The purpose of the Guidelines is to create continuous improvements in cooperation with the local stakeholders, for which reason enterprises and local business partners are encouraged to have a dialogue.  If an enterprise becomes aware of non-compliance, for example by a supplier, it is a minimum requirement that a protest against such non-compliance must be filed with the supplier. However, a protest cannot stand alone, if it is not obeyed. Other measures will be required, and if nothing happens, it may be necessary to discontinue the business cooperation. Some instances of non-compliance will be deemed to be so severe and irremediable that they will always be unacceptable and require immediate discontinuation of the cooperation.

The enterprise must to begin with make an estimate of the nature and extent of the non-compliance. In order to qualify the decision-making process and ensure an efficient strategy, the enterprise should in the event of verified non-compliance make an overall assessment of i) the perspective of engaging in it (is the improvement perspective hopeless?) compared to ii) the perspective of discontinuing the cooperation (will discontinuation or continuation of the cooperation result in continuation or worsening of the situation?).

Administrative procedure in the Danish mediation and complaints body

In connection with the updating of the Guidelines in 2011, Denmark introduced a new Mediation and complaints body, which became effective on 1 November 2012. It is now possible to file complaints about non-compliance by multinational enterprises. As a general rule, a complaint will be dealt with in the country in which the complaint is filed. However, after an assessment of the case it may be decided to refer the complaint to be dealt with in another OECD country with a closer connection to the complaint.

The Danish Mediation and complaints body is not a court and will therefore not make a legally binding decision. The body will issue a reasoned statement, which will be made public on the body's website. Consequently, the sanction is "name and shame". Still, it is not the intention of the body to "hunt" Danish enterprises or to contribute to the promotion of groundless or dubious complaints. The body sees itself as a facilitator and mediation agency intended to solve disputes between Danish enterprises and complainants with legitimate complaints.

This is also supported by the administrative procedure of the board. When filing a complaint about an enterprise, the body will therefore make an initial assessment, after which the complaint may be rejected if it falls outside the powers of the body, due to formalities or because the complaint is not supported by justifying reasons and reasonable documentation. If the complaint is not rejected after the initial assessment, the parties will be encouraged to negotiate and settle the dispute themselves. The parties will then have two months to agree on a settlement. If the complaint is closed either because it is rejected or because the parties agree on a settlement, the outcome will not be made public. Rejected complaints will, though, be mentioned in the annual review of the body, but without names.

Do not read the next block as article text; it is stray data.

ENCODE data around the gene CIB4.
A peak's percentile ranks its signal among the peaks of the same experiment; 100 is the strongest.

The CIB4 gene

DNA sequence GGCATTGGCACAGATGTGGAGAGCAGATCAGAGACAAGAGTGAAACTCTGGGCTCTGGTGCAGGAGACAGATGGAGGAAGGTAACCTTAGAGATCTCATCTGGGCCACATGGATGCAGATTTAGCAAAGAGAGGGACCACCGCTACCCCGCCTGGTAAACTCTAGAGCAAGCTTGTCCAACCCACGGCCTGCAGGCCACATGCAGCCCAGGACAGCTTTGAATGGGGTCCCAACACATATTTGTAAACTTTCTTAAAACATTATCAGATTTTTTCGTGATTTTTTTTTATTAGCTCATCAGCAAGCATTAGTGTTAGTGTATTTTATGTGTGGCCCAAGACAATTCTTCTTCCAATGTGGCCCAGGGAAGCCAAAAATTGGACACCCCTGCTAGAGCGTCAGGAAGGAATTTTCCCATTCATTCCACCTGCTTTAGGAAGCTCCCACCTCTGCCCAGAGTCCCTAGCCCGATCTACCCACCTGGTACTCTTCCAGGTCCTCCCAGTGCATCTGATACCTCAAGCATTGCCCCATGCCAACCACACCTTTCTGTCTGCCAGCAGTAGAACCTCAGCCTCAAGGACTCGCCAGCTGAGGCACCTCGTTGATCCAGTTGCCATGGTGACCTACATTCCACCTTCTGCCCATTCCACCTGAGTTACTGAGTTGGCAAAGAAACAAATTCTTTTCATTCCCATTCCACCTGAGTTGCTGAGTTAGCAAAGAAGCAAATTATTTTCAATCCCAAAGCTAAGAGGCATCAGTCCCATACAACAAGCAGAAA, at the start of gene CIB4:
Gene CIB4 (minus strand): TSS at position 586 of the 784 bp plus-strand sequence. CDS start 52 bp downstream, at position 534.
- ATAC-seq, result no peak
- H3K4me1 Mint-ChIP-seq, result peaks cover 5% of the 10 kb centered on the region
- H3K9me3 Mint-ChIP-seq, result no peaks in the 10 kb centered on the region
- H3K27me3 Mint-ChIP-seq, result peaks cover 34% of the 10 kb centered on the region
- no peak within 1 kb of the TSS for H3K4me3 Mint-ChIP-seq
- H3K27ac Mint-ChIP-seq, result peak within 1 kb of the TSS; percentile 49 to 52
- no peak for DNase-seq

If the parties cannot agree on a settlement, the body may choose to:

  1. dismiss the case;
  2. act as mediator; or   
  3. investigate the case.

Mediation must be accepted by both parties before this step is taken by the body. If the dispute is then settled by mediation, the body will release a statement with a brief description of the case and the mediation result. If mediation is not initiated or is not successful, the body may choose to make an investigation. Based on such investigation the body will release a statement about the case, which may be accompanied by recommendations on how to comply with the Guidelines. The body will each year publish an annual review about its work.

Summary and recommendation

The OECD Guidelines have been applicable for a long time, but due to their non-enforcement, their existence has been very quiet. They will now be enforced by making public the complaint, the enterprise name and maybe a recommendation on the suggested changes to be implemented by the enterprise. To many enterprises, such publicity will be much worse than a fine, which noone will know of or be interested in. When it comes to substance, the Guidelines are very similar to those known from the government's action plan, Global Compact, etc. Consequently, in terms of substance there are no major surprises. It is worth paying attention, though, to the dynamic due diligence standard, which requires increased diligence in the selection of business partners. What is new is that the CSR principles and rules already known to us will now get a new life because they will be enforced effectively by the mediation and complaints body.

No enterprise wants to be exposed to "name and share" if avoidable, and therefore preventive measures, e.g. due diligence and proper contracts with business partners, will be preferred by the enterprise as well as by us.